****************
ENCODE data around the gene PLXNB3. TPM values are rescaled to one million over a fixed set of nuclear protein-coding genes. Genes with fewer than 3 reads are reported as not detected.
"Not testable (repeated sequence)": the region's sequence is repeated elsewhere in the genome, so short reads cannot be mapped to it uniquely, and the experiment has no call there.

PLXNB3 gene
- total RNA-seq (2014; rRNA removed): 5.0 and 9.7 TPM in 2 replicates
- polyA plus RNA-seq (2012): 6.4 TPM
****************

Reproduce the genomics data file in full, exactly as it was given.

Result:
ENCODE data around the gene PLXNB3. TPM values are rescaled to one million over a fixed set of nuclear protein-coding genes. Genes with fewer than 3 reads are reported as not detected.
"Not testable (repeated sequence)": the region's sequence is repeated elsewhere in the genome, so short reads cannot be mapped to it uniquely, and the experiment has no call there.

PLXNB3 gene
- total RNA-seq (2014; rRNA removed): 5.0 and 9.7 TPM in 2 replicates
- polyA plus RNA-seq (2012): 6.4 TPM